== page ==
Over the last year with Standout Jobs, I’ve spoken to a lot of companies – big and small – about their recruiting efforts. And what I discovered is that a lot of big companies offer many of the same perks and rewards as Google (or similarly well-documented companies) but they do a horrible job of promoting that fact. I find this very strange, but it just goes to show you how little some companies do when it comes to developing their employer brand and promoting themselves as kick ass places to work.
And that really leads to one of the key benefits of having perks and rewards for your startup — and that’s developing a strong employer brand.
What Google does so well is promote its perks and benefits. Google tells a great employer story so that it stands out from the crowd. Lots of companies offer similar perks but don’t do nearly enough marketing, brand-building and selling to prospective candidates.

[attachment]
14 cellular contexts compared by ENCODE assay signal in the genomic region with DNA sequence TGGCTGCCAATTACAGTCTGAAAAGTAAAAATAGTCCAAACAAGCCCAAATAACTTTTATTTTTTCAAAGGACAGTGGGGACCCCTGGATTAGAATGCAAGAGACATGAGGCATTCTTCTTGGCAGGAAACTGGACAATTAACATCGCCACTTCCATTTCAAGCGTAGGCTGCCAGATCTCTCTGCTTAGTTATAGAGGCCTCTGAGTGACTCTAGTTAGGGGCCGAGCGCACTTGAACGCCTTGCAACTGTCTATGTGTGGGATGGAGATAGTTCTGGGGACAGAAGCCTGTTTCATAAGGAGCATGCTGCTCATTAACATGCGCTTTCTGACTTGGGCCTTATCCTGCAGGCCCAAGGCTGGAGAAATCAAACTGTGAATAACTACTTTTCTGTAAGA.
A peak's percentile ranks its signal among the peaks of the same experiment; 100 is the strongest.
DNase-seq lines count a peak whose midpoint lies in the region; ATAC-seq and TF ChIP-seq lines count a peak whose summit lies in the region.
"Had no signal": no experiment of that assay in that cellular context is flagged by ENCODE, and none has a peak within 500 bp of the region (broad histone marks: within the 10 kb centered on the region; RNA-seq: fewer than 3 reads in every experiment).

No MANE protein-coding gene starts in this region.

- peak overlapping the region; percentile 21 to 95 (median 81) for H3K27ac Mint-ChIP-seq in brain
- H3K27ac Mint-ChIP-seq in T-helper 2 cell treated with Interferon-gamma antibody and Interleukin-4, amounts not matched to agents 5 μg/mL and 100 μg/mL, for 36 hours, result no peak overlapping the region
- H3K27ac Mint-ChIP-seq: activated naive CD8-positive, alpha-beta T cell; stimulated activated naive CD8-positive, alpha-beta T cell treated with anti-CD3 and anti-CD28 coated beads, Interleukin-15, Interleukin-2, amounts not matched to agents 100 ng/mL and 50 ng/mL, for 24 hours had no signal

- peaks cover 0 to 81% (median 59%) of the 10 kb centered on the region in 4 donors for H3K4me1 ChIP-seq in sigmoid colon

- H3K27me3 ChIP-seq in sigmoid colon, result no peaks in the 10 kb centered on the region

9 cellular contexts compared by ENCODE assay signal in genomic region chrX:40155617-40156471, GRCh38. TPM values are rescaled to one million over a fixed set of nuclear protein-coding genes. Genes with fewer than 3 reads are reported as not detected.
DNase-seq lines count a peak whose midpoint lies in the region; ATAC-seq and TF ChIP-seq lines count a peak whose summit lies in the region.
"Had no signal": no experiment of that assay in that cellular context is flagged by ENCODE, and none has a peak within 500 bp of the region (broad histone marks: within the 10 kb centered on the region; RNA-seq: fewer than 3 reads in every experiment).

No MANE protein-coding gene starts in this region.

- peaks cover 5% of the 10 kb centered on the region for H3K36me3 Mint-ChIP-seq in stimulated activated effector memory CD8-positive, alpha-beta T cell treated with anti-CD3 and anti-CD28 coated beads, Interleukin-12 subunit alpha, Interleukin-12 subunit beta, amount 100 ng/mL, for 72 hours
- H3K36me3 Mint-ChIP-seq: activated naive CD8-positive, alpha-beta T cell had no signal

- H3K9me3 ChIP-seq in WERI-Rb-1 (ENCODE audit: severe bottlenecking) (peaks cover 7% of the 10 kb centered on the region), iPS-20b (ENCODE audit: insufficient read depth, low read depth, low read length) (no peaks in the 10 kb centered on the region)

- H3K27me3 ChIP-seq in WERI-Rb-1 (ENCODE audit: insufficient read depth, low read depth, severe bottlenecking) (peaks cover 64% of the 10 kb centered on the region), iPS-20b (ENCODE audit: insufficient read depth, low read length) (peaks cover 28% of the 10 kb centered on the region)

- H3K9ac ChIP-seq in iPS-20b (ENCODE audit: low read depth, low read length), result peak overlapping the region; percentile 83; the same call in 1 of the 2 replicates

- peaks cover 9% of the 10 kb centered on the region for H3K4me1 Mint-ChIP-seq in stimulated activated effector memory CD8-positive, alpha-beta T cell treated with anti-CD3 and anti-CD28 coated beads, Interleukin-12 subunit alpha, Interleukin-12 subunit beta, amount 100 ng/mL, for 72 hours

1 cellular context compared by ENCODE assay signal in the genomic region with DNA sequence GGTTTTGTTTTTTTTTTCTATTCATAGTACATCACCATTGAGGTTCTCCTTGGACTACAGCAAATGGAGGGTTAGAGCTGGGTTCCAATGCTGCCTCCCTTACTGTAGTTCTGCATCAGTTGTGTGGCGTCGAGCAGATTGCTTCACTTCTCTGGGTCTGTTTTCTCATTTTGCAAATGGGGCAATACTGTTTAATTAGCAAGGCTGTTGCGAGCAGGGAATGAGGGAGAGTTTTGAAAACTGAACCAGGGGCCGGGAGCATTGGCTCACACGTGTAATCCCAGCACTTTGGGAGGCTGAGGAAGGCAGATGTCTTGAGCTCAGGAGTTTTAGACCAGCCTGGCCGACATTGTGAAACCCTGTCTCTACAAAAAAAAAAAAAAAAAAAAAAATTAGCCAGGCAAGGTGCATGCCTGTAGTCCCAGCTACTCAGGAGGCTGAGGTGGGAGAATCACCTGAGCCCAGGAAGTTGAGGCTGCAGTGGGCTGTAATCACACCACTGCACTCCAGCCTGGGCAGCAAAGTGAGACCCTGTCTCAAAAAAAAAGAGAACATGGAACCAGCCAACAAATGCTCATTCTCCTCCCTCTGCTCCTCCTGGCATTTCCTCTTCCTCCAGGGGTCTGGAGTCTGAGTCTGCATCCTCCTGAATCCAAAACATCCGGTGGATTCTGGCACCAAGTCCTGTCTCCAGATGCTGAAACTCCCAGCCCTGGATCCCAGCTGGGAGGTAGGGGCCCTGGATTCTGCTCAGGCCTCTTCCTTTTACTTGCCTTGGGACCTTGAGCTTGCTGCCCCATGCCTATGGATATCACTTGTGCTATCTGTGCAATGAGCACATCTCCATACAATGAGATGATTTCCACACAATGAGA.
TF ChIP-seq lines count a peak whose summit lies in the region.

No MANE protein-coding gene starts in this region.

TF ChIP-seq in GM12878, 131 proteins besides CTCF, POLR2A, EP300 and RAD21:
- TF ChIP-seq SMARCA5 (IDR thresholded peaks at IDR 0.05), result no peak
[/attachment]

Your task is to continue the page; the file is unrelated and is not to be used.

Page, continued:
The importance of having a strong employer brand and telling a good story isn’t just that you trot out your laundry list of perks and rewards to potential candidates — the key is that others do it for you. Once you’ve built up such a positive vibe around your company, people do the selling for you, just for the heck of it. They start to evangelize your company. They say things like, “Oh ya, I’ve heard that’s a great place to work.” “Did you know they offer free lunches? Very cool…” Everyone offers free lunches! But that’s not the point. The point is that startups can build up their employer brand and positive vibe so strongly within their local community that their free lunches are much cooler than someone else’s free lunches.
Rewards Don’t Necessarily Improve Retention
Retaining employees can be as hard as finding them. And many companies will use rewards in an effort to keep employees from jumping ship. I don’t think it works. Rewards are very often fleeting, and they also come with an ever-increasing price tag. You can’t give a $5,000 bonus one year and get away with giving a $1,000 bonus the year after. You generally have to up the ante.